BE BOTH THE MAN & THE BEAST | The Prince by Niccolo Machiavelli

In Greek mythology, many ancient Princes including the three heroes Asclepius, Achilles, and Hercules, were nurtured and educated by a teacher that was half man, half beast. This creature went by the name of Chiron and was known as the wisest of all the centaurs. Chiron taught the heroes how to act like men by using a keen mind, but also how to behave like a beast with a strong will to survive. Machiavelli used the metaphor of Chiron to illustrate his view that Princes should use a combination of cunning and brute force. Failure to use both these sides of nature would result in a failure to survive.

You must know there are two ways of contending: the one by law, the other by force. The first method is natural to man the second to beasts, but because the first is frequently insufficient it is essential to have recourse to the second. Therefore it is necessary for a prince to understand how to take advantage of the beast and the man.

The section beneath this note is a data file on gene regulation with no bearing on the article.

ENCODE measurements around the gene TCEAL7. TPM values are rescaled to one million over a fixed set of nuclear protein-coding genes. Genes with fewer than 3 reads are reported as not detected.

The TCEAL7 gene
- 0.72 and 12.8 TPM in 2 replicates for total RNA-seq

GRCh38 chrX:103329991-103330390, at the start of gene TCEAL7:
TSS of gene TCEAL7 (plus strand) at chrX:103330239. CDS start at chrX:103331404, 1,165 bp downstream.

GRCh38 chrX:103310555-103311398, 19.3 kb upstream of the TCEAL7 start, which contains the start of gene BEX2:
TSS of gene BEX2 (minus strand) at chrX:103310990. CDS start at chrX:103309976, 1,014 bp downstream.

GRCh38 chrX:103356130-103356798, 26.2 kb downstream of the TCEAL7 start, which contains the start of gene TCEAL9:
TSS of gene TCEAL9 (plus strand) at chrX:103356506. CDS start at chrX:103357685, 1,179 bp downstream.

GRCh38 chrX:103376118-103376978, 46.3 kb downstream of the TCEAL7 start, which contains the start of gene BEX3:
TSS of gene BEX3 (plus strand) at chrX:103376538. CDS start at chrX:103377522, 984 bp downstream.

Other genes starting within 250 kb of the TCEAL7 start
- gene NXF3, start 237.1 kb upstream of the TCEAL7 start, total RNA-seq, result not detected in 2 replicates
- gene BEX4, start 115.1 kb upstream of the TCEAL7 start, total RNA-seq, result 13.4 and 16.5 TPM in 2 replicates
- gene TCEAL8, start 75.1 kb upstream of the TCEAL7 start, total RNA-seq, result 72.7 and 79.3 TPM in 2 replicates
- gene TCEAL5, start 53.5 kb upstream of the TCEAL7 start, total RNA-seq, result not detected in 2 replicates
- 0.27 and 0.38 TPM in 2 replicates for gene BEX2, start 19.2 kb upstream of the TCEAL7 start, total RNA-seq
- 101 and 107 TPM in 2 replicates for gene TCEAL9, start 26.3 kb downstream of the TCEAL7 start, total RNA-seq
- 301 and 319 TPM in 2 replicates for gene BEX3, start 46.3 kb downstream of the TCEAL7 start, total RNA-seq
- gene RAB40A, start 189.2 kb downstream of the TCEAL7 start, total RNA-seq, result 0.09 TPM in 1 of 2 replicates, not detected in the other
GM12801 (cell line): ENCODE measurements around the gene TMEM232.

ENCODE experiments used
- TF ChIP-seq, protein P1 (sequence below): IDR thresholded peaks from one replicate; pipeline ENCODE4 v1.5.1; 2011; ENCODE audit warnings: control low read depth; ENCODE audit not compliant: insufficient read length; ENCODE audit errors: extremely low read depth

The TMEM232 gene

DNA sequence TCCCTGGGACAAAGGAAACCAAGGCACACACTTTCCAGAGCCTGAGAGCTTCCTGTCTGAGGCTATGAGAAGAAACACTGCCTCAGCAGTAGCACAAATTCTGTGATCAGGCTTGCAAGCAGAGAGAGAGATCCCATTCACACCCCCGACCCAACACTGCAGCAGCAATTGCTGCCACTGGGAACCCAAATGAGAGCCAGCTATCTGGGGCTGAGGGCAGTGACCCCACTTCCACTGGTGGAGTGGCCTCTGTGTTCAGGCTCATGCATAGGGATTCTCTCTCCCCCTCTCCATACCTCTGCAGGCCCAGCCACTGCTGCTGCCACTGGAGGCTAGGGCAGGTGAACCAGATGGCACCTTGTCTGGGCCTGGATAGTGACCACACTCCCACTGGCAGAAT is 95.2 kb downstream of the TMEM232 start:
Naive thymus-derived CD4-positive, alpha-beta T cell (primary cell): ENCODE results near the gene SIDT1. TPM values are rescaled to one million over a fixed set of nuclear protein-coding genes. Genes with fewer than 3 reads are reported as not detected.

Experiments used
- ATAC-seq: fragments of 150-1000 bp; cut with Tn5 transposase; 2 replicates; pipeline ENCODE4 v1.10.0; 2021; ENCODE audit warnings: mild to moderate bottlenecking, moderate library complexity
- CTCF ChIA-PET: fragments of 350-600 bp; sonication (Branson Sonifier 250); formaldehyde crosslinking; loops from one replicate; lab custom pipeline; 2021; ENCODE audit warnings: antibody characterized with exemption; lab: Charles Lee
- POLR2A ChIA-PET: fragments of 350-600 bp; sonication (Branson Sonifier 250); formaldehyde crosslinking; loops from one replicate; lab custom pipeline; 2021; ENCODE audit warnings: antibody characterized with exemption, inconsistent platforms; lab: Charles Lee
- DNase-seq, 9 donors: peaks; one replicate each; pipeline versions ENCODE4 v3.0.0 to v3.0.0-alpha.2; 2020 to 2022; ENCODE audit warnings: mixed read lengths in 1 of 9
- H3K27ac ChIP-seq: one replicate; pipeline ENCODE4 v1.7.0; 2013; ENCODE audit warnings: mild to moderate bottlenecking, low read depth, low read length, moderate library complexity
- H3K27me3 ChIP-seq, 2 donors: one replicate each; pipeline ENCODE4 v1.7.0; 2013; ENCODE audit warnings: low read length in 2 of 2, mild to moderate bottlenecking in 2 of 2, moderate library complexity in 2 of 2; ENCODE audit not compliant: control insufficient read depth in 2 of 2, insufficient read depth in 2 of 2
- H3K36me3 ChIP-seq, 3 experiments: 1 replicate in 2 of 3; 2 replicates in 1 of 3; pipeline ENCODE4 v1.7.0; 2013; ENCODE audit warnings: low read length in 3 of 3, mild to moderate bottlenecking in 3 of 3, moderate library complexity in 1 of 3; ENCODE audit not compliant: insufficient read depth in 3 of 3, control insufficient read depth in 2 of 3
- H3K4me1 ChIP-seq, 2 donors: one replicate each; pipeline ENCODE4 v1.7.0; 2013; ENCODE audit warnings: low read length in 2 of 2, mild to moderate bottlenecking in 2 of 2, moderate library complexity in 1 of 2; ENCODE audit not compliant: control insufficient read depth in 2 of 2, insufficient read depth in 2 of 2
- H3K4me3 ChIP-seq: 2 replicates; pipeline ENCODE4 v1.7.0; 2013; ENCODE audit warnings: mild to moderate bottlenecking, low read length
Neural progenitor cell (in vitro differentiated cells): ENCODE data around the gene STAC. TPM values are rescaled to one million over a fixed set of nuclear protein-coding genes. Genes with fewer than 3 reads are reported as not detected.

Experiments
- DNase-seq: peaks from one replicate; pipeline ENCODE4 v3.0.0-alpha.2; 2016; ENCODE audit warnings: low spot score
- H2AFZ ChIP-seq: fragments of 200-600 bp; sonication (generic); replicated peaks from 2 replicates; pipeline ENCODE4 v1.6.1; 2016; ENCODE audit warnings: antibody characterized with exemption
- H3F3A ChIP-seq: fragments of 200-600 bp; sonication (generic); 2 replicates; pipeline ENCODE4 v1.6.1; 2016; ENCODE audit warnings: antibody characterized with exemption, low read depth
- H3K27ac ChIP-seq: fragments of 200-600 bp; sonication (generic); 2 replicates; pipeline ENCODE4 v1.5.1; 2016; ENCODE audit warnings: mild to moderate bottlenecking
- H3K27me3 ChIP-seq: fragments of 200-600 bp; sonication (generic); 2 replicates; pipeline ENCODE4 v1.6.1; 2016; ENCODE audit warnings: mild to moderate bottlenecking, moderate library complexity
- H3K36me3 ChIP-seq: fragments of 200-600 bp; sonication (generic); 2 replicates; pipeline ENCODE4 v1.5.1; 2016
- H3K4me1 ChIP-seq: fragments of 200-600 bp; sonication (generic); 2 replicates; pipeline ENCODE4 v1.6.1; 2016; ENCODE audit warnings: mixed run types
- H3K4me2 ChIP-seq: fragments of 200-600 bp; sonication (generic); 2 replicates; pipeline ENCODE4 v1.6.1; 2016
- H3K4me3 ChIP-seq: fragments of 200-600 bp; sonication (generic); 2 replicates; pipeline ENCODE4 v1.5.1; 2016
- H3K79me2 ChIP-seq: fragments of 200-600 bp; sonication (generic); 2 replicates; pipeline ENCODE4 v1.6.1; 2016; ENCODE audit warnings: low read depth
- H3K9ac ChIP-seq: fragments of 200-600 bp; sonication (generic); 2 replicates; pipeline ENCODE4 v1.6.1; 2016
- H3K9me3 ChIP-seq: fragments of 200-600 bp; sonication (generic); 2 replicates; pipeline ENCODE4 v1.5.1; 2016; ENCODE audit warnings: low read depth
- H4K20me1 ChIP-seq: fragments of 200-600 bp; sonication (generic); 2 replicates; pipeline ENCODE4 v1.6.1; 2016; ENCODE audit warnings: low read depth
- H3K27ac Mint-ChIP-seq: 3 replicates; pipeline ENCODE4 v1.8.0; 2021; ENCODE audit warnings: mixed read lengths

A good leader must love peace but also be well aware of how to wage war. Civilised people use the law to settle differences and disputes. Fighting by law is natural to men and involves using rational thinking and discussion, but the law does not always work in our favour and therefore often proves inadequate. In such situations, Machiavelli declares it wise to behave in a more forceful manner to intimidate and frighten, enabling you to get your way. It's all well and good to rule compassionately but sometimes this proves insufficient and arms are needed to secure your position. To stay in power, when circumstances demand it you need to act differently. It therefore may be necessary to resort to an animalistic show of force.